WAILUKU - A March trial in 2nd Circuit Court is scheduled to determine the fate of the $70 million-plus estate of Laurence Dorcy, one of Maui's richest men, who died in June.
Dorcy called himself the Baron, like Manfred von Richthofen, the Red Baron aviator of World War I.
With his wealth, he partially bankrolled a replica pirate ship, the Hawaiian Chieftain, as reported in legal documents, that was built in Lahaina in the 1980s, and had many other expensive hobbies.
Laurence Dorcy, known as “the Baron,” (left) sits on the Hawaiian Chieftan, a replica pirate ship he partially bankrolled, while Petro Hoy stands next to him. Hoy, now under federal indictment for charges arising from an alleged mortgage scam, is alleged to have posed as rancher-banker Henry Rice to help friend Hans Kanuha gain favor with Dorcy. According to attorney Michael Rudy, the photo is believed to have been taken in February, about four months before Dorcy lapsed into a coma.
Dorcy died at age 76. His estate - inherited wealth - is being disputed between a slew of charities, who thought they were to get almost all the assets; and Hans Kanuha, a Maui resident who under a later will filed shortly before Dorcy's final illness would get everything.
In court documents, the heirs under the "first will," including the Salvation Army, are claiming undue influence in Dorcy's dotage by Kanuha and a friend of his, Petro Hoy, who is now under federal indictment alleging a mortgage scam aimed at Native Hawaiians.
In an affidavit and an interview last week, Kahuha counters that Dorcy loved him so much he tried to adopt him, although Family Court Judge Keith Tanaka later overturned the adoption "because there was a lot of misrepresentation as to how that adoption was granted in the first place," he said in explaining his decision.
In an affidavit filed when the adoption was contested, Kanuha, a Baldwin High School graduate, claims that the court was misled by schemers who portrayed him as "a con man, scam artist, a financial predator who has lied, cheated and exerted undue influence on Laurence H. Dorcy, who was erroneously perceived by the court to be mentally deficient, a feeble-minded old man who was unable to handle his financial affairs since 2008."
That's a good summary of what Kanuha's foes do say about him. From his point of view, Kanuha is the victim of two conspiracies - one by "hangers-on" trying to get at Dorcy's money, and another by associates of his friend Hoy, trying to get Kanuha's Kula real estate.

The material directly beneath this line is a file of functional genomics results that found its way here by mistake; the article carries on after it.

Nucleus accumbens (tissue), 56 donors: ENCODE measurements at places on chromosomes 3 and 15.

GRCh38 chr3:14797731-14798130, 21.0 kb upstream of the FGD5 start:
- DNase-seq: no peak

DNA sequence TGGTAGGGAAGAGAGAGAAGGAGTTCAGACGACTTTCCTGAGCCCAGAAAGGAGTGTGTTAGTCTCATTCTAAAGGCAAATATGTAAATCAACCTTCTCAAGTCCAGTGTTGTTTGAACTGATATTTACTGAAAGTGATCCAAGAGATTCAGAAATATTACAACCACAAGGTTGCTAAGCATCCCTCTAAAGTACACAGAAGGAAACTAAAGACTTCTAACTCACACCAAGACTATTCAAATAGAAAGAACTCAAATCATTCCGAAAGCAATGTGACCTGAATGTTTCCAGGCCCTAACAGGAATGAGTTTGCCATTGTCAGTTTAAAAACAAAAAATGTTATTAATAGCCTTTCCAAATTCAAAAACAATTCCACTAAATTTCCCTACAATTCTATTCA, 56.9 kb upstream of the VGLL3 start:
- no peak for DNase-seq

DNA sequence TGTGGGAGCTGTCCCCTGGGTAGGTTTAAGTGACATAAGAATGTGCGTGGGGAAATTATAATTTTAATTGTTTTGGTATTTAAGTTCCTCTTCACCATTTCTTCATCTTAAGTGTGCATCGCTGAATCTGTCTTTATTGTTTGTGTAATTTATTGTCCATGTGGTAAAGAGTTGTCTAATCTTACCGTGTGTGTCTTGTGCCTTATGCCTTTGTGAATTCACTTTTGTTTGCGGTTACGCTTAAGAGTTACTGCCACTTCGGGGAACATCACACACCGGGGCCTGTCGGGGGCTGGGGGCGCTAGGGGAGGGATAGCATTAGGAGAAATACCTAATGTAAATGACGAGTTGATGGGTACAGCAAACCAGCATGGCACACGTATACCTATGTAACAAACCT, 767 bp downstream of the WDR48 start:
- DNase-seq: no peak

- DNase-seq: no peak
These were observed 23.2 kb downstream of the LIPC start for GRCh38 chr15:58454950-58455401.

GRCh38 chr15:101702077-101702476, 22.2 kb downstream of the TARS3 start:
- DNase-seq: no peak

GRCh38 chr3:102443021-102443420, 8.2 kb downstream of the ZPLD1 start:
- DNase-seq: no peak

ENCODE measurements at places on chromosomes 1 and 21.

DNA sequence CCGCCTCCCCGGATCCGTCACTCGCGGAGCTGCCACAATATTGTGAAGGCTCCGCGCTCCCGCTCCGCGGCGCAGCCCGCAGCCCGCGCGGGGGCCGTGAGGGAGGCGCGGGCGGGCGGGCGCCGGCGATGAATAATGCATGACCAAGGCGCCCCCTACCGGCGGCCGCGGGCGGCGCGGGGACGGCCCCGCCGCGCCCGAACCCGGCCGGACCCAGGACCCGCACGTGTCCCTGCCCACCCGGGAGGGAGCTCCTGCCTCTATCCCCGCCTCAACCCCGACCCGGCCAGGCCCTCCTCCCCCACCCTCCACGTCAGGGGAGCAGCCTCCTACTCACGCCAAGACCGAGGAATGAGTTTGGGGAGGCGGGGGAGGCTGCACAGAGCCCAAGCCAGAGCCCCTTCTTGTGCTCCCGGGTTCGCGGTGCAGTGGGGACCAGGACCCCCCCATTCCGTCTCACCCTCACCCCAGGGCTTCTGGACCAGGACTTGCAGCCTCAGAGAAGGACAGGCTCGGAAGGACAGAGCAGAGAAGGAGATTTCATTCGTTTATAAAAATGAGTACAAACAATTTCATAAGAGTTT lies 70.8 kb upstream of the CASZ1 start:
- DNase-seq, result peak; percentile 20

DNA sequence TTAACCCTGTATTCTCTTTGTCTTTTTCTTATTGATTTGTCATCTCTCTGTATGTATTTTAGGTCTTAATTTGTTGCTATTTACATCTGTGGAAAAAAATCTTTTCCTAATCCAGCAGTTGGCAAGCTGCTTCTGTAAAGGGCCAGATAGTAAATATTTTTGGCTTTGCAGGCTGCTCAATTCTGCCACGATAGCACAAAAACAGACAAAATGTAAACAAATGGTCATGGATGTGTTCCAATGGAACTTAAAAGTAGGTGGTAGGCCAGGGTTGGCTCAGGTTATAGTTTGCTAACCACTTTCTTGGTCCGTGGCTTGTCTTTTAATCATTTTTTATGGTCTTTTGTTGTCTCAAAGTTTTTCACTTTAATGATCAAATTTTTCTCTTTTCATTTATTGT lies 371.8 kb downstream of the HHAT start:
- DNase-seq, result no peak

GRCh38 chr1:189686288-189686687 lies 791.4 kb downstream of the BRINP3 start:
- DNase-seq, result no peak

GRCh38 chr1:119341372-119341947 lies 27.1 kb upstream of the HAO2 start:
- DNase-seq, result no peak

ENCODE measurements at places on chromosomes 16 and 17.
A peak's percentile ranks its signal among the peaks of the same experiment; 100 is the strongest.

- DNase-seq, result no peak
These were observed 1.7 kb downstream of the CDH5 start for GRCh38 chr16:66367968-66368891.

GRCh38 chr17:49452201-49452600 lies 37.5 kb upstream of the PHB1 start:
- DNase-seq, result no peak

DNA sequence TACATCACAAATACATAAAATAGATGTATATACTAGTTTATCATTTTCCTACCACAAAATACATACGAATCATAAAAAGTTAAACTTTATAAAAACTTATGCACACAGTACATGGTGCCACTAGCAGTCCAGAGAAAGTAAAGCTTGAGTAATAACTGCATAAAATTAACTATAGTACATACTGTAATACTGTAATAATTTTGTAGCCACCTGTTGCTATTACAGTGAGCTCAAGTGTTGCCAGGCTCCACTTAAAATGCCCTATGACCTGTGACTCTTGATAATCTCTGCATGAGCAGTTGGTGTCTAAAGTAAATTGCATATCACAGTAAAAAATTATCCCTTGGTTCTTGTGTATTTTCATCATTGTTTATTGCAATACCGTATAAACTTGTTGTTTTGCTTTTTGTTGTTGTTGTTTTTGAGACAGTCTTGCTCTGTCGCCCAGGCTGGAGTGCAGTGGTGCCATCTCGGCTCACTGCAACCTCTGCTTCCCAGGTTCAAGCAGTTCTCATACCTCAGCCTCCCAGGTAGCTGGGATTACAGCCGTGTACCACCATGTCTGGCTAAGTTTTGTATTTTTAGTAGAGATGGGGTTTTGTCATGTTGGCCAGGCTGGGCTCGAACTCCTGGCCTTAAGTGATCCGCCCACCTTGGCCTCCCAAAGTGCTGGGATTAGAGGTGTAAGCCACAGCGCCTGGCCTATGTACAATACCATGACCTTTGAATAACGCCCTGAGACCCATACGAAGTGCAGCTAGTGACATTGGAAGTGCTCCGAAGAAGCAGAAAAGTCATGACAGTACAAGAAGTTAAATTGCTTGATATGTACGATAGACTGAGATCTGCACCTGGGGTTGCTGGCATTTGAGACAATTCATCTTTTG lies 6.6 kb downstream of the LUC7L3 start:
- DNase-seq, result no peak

For the present, following a hearing last month before 2nd Circuit Judge Shackley Raffetto, Dorcy's longtime trust adviser, Jeffrey Peterson, has been appointed personal representative of the estate, over the objections of Kanuha's lawyers, Glenn Kosaka and William Crockett. (The state Department of the Attorney General also has filed to take a supervisory role to see that the trust assets, as potential gifts to charity, are protected.)
Michael Rudy, representing the groups challenging the "second will," says in objections filed to Kanuha's application to be personal representative in the probate, that when there is evidence of elder abuse, the burden of proof falls on the party that stands to gain by having gained undue influence - Kanuha and Kosaka, who would become lawyer for Dorcy's Hawaii trust.
Such trust and inheritance cases are among the most difficult to conduct, Rudy said, because one important party is dead. But because Dorcy had a wide acquaintance in Hawaii and California, there are plenty of people available to testify about his comings and goings, and how he behaved in the last year of his life, he said.
In fact, Dorcy was such a character that there are plenty of people ready to sit down and talk about his doings going back for decades, though none would speak for attribution. Some statements given in interviews, however, are also substantially repeated in statements included in Rudy's objections filed in court. Other statements given in interviews match Rudy's allegations.
According to information from such sources, Dorcy was the great-grandson of James J. Hill, founder of the Great Northern Railway, and, on his mother's side, a descendant of Ben Holladay, who founded the Pony Express. Under his grandfather's 1917 trust, Dorcy, his sister and a half sister and a half brother had equal beneficial life interests in the income from the Hill inheritance, but couldn't touch the assets.
That amounted to several million dollars a year for Dorcy, but according to the objections filed by Rudy, he was often living hand to mouth. He collected and restored old automobiles and railroad cars and had homes in Kula and California.
Most of his money derived from the Hill fortune in railroads, timber and banking, and was centered in Minnesota, where Peterson was for 35 years the bank trust officer who oversaw the 1917 trust.